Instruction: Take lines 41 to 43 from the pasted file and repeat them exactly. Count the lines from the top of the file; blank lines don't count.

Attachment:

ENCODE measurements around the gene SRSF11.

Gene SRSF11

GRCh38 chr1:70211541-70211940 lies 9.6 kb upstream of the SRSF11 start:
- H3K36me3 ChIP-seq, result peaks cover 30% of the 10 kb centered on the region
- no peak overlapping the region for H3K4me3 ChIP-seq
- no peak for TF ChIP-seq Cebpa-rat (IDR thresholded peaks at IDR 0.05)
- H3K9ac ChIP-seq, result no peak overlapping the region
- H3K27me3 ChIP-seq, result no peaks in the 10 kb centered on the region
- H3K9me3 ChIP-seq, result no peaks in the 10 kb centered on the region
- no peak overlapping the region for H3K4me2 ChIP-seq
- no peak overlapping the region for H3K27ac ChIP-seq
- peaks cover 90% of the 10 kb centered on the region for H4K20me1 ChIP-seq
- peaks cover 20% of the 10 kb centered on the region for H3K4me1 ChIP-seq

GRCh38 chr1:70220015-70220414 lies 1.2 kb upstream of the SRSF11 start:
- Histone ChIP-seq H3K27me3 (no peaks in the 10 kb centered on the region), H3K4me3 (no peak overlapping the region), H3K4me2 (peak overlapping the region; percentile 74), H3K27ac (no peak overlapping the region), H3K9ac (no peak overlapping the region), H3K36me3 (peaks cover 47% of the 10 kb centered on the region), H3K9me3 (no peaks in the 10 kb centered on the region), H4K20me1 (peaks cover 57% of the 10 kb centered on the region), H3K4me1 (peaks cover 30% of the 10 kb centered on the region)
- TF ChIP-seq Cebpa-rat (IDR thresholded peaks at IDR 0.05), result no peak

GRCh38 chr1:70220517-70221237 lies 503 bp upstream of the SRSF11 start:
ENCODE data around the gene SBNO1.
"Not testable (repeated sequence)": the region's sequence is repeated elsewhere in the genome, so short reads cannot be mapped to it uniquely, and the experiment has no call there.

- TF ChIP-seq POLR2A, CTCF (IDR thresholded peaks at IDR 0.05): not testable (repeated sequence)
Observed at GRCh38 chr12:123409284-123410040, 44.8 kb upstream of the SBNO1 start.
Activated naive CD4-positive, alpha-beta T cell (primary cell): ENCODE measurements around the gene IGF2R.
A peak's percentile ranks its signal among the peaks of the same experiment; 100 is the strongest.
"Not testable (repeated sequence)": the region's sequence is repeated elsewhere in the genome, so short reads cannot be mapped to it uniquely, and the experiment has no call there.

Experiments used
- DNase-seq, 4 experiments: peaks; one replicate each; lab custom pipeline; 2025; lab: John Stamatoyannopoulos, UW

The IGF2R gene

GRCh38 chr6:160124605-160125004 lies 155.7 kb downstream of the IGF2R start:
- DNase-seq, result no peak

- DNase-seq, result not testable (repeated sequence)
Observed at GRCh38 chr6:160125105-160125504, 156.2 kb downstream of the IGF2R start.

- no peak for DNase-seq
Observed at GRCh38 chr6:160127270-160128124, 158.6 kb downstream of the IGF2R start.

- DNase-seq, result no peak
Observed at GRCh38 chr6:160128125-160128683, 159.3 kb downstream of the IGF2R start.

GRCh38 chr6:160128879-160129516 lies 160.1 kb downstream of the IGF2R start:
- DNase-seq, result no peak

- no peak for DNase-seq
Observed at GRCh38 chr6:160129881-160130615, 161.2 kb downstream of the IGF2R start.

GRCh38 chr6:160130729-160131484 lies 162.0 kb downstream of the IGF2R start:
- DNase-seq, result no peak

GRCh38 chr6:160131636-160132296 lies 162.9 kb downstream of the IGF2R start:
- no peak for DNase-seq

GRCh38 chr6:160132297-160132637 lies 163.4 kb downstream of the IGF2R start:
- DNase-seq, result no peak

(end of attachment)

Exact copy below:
- DNase-seq, result no peak

GRCh38 chr6:160131636-160132296 lies 162.9 kb downstream of the IGF2R start:
- no peak for DNase-seq